BS reported that India, a major supplier of steel making raw material iron ore to China, will have a major bearing on the Beijing strategy to loosen what is perceived to be the monopolistic pricing power of the Brazilian Vale and Anglo Australian BHP Billiton and Rio Tinto.
But, last budget raising the export duty on iron ore fines to 20% and bringing it on par with lumps and intermittent shipment dislocations from Karnataka could not be to Chinese liking. This is because China is trying to frame a 5 to 10 year strategy of reducing its uncomfortably large ore dependence on the big three mining groups.
In fact, their tight grip over the Chinese market has allowed them to usurp price setting power. Recent Indian moves discouraging exports, suspected at the prompting of local steel mills runs counter to the now evolving Chinese strategy of having a more diversified supply source than now.
As revealed so far, the strategy will be resting on two strands. First, attempts will be made to rapidly step up imports from Chinese owned offshore mines, particularly in Africa. Second, China will develop and strengthen imports sources beyond Australia and Brazil. That Vale, BHP and Rio have over 60% share of Chinese ore imports is in itself a measure of Beijing's uneasiness with the current state of affairs.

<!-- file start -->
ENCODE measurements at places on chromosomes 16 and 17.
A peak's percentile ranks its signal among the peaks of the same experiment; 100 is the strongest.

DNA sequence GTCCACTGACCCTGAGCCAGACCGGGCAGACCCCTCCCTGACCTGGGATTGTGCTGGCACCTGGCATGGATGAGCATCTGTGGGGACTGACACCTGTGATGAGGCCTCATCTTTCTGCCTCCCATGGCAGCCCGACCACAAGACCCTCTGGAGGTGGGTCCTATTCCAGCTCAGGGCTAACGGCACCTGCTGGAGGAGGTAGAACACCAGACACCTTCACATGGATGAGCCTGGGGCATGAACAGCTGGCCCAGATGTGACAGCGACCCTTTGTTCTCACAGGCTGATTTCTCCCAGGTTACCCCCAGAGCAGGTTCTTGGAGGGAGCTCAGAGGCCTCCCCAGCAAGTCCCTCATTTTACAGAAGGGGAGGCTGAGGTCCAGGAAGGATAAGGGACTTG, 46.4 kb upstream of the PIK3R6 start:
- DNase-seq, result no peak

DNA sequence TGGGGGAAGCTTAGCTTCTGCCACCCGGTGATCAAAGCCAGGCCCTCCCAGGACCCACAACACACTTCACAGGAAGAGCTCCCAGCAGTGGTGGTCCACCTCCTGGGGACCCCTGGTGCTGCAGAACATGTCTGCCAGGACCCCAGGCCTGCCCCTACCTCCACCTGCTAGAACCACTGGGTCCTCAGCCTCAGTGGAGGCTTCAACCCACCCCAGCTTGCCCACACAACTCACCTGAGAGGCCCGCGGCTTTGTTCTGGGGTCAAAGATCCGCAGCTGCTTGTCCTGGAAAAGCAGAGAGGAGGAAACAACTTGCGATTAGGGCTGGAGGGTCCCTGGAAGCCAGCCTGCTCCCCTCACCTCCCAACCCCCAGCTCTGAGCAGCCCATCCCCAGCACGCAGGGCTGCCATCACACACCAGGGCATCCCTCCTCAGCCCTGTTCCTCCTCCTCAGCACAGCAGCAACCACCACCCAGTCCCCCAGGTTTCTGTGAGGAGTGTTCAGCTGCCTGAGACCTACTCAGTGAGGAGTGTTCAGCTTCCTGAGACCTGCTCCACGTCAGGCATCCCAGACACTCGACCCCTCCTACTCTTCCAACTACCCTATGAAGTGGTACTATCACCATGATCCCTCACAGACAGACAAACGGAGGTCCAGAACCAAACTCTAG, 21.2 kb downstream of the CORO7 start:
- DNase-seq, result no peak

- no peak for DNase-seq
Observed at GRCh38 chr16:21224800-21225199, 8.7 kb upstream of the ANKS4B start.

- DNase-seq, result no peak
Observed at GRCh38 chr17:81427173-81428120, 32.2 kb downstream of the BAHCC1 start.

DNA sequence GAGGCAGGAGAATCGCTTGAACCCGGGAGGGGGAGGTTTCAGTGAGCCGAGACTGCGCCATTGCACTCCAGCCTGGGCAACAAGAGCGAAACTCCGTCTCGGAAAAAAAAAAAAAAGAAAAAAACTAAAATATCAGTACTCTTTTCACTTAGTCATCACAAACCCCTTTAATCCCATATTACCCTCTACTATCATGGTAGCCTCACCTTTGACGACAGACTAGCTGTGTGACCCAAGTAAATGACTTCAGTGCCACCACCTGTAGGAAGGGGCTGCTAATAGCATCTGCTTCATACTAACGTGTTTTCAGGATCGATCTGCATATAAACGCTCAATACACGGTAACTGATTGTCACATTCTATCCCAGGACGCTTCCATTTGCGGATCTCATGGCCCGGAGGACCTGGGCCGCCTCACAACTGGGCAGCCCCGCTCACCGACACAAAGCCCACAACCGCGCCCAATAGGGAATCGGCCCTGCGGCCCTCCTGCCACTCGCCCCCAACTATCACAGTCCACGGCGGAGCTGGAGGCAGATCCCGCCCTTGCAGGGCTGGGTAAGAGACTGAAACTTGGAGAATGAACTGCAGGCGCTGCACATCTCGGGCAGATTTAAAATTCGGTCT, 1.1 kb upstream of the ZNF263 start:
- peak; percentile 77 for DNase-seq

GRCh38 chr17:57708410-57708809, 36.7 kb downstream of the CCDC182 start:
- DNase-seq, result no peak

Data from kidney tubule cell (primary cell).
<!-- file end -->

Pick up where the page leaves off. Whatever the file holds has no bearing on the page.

China will be counting less and less on Indian supplies of ore fines, which at one point were around 100 million tonnes a year, in its moves to break the grip of the world’s three major miners.
China should also be taking into account the ambition of iron ore, endowed Indonesia and Vietnam to emerge as steel producers of some size.
As all such things happen, China’s search for supply alternatives to Vale, BHP and Rio will automatically shrink.
Even then, China will bring into play economic diplomacy to seek full or part ownership of mines or equity investment linked to assured off take of mine production in south east Asian countries. While the country will ever remain on the lookout for iron ore resource acquisition opportunities across geographies, the focus will remain on West Africa.
MEPS consultancy has forecast an 8.5% rise in Chinese ore demand to 1.07 billion tonnes in 2011, when crude steel production will climb to 728 million tonnes. In the first half of 2011, the country’s ore imports rose 8% to 334 million tonnes, with buying cost rising a hefty 54% to USD 53.78 billion. China’s ore self reliance pursuit has not, however, dissuaded mineral majors from opening new mines. New investments find justification in forecasts that prices of ore with iron content of 62% will stay above USD 150 a tonne till at least 2015. Such prices are obviously assumed on the basis that Chinese import demand is not to be dimmed too soon.